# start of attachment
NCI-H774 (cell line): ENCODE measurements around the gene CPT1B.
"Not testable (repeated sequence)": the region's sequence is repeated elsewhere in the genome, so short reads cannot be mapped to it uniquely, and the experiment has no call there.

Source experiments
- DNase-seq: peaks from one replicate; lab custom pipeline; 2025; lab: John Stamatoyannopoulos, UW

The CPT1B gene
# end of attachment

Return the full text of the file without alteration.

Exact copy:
NCI-H774 (cell line): ENCODE measurements around the gene CPT1B.
"Not testable (repeated sequence)": the region's sequence is repeated elsewhere in the genome, so short reads cannot be mapped to it uniquely, and the experiment has no call there.

Source experiments
- DNase-seq: peaks from one replicate; lab custom pipeline; 2025; lab: John Stamatoyannopoulos, UW

The CPT1B gene